He's out there hitchhiking. I'm driving back up West Border Parkway in the morning snow, and I know right off it's him because I watched him come out of his house three times last month, and just saw him go in the variety store all alone about twenty minutes ago, hanging around while the school bus came and then took off without him.

He looks in the car window quickly, then opens the door and piles right in. He rubs his hands together and breathes on them. I can see they're pretty red from the cold. He's smaller than I thought he might be, like I could push or pull him with one hand. I look at his face, all rosy with a few snowflakes melting, though his eyes look unhappy or mad or something. "You okay over there?" I ask. "What's with the hitchhikin'--you forget somethin' at home?"

"Me? No. Just trying to get a ride."

"Where to? You skippin' school and goin' to the mall?"

He says nothing, just wipes his face with his hand.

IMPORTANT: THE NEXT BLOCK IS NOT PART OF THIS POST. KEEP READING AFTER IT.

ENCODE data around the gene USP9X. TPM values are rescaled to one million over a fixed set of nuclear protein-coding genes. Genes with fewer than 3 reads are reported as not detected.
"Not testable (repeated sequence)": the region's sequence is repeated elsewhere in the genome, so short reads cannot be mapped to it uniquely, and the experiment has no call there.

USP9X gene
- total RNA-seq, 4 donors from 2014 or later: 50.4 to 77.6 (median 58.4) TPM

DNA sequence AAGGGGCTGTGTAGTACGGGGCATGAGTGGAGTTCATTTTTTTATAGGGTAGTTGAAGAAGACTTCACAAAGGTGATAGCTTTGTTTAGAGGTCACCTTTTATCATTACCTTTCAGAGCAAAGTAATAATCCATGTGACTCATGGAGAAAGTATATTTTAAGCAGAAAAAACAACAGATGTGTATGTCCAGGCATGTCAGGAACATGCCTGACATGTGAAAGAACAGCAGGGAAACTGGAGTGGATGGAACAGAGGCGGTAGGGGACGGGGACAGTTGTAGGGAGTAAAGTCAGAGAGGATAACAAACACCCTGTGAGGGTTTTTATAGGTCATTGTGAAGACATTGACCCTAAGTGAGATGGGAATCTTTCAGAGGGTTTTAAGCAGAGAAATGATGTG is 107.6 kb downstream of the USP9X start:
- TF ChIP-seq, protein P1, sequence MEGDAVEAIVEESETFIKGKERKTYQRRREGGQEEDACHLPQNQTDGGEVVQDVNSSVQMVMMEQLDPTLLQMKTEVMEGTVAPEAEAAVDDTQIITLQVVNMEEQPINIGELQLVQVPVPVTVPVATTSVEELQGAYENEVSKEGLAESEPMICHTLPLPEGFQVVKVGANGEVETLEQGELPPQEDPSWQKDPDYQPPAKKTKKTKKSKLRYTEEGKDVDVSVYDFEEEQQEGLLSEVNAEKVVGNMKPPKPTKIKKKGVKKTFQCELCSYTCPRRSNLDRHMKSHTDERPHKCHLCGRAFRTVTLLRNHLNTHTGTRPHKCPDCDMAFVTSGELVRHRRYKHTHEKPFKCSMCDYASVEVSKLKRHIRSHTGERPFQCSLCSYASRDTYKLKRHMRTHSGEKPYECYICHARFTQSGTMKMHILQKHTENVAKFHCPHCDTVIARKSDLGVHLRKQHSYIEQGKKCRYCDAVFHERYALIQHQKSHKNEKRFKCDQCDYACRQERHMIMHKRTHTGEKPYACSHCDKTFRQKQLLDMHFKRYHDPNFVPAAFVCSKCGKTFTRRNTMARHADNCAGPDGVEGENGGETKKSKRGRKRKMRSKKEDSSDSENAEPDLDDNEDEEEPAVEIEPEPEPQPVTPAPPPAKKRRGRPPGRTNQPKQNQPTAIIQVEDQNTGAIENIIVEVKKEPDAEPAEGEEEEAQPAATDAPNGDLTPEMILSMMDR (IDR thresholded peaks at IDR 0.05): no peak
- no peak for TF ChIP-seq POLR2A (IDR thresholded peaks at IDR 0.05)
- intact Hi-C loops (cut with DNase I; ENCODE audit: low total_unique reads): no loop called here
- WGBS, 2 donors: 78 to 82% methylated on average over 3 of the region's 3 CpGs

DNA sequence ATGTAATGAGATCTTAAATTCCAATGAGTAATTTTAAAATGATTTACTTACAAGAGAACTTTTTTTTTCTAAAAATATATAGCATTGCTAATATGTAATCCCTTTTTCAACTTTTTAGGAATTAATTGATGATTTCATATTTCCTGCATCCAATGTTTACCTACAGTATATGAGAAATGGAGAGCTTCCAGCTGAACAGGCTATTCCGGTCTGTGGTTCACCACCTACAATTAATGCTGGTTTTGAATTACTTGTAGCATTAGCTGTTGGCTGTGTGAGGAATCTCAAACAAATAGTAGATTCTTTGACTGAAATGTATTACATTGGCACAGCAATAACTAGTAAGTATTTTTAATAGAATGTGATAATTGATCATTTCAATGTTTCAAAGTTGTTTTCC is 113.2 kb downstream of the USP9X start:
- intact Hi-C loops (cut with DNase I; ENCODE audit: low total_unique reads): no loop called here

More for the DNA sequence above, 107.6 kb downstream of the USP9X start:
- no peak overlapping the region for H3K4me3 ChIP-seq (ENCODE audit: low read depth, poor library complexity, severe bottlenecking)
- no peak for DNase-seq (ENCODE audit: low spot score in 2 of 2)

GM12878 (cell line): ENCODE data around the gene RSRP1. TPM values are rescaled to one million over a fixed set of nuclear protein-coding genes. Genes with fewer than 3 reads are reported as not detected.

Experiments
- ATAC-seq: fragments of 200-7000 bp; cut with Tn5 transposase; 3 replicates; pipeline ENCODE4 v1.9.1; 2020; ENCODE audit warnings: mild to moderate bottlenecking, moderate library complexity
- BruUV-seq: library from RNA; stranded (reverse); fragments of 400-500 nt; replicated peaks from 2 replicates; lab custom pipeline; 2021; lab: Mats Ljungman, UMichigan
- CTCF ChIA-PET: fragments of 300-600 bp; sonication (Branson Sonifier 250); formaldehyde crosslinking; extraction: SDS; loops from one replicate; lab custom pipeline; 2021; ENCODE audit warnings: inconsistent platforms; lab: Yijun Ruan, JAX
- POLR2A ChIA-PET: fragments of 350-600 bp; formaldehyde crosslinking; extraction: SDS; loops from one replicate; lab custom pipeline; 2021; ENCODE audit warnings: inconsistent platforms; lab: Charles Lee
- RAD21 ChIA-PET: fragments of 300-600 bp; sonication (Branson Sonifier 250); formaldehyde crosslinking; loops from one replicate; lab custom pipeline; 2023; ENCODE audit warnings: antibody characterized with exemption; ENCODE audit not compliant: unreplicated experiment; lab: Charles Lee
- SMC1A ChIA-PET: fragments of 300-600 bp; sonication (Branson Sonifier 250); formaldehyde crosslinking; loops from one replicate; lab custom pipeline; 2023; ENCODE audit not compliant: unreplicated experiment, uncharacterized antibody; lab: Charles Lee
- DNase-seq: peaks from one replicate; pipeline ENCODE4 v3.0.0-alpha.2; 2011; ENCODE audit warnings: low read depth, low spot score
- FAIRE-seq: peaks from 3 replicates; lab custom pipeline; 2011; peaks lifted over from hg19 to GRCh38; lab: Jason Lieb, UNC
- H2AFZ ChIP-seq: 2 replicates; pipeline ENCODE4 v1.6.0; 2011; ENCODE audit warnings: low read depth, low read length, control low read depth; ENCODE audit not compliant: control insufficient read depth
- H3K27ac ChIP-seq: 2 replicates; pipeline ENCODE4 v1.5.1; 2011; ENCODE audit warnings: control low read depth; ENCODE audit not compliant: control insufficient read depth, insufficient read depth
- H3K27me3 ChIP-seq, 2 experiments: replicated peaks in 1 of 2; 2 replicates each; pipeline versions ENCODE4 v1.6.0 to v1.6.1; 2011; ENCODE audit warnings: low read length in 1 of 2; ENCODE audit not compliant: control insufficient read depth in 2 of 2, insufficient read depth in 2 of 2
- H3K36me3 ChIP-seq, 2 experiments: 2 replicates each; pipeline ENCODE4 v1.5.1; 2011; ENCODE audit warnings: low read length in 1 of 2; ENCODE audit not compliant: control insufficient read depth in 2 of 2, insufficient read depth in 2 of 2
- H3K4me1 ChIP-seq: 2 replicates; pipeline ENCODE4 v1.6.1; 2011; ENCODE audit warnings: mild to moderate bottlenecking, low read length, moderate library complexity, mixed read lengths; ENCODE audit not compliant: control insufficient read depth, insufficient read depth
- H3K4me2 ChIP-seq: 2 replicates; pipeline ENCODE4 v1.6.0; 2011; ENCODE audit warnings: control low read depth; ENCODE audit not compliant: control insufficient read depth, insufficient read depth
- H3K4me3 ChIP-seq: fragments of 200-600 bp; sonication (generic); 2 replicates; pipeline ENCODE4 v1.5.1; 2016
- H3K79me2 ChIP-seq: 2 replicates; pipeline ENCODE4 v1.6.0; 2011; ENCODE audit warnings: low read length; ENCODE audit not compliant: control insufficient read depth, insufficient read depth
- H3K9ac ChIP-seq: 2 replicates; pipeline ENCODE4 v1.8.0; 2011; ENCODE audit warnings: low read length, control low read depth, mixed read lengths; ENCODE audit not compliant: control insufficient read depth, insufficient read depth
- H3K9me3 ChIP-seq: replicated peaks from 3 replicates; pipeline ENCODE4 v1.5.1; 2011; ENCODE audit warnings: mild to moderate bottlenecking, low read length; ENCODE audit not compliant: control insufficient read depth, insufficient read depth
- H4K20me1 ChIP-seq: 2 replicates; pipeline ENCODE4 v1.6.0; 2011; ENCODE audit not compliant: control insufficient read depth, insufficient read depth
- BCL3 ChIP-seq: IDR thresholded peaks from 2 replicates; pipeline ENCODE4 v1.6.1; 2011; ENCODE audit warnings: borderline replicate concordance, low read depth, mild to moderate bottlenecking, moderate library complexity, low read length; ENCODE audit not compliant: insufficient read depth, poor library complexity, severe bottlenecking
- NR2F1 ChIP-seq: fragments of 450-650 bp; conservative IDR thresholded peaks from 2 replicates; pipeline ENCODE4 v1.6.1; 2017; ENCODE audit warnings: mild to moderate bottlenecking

"You really shouldn't be out there hitchhikin'."

He shrugs. Then he puts his fingers right in the defroster vents and shifts his feet, kicking the roll of duct tape on the floor. "Maybe I should just get out and try another ride." He puts his hand to where the door lever should be, but finds the stem part broken off.

"Let's not get hasty here," I says. "You're in outa the snow, you got nice warm heat. It's just not every day some kid jumps in my car. How's those hands? Warmer, I bet."

He looks at his hands. I can see they picked up some dust from the dashboard. He wipes them on his coat front, and it makes a kind of whistling sound. "This is a pretty old car," he says. "I never knew anybody that drove such an oldcar." Kid starts telling me his father has a brand new Jaguar XKR convertible that makes my car look like some dog butt jalopy.

"You're gettin' a little harsh there, don't you think? This car's a classic--a Dodge Dart with slant six engine. I'll betcha there's only five or six people that have one of these. How many hundreds have a Jag? Besides, you shouldn't be talking like that."

"Like what?"

"When I was a kid, I never said that kind of stuff in front of respectable adults. Think you'd have a careful mouth, coming from such a high class town as you do."

I can see he's a little scared. He keeps looking at me like he thinks I'm going to hurt him or something. Maybe he can see I'm scared too, with him suddenly here before my eyes.

Pretty soon we come up to a red light, and before I know it, he's fiddling with the broken door handle. I jam the brakes hard. "Whatta you think you're doin'?" I says.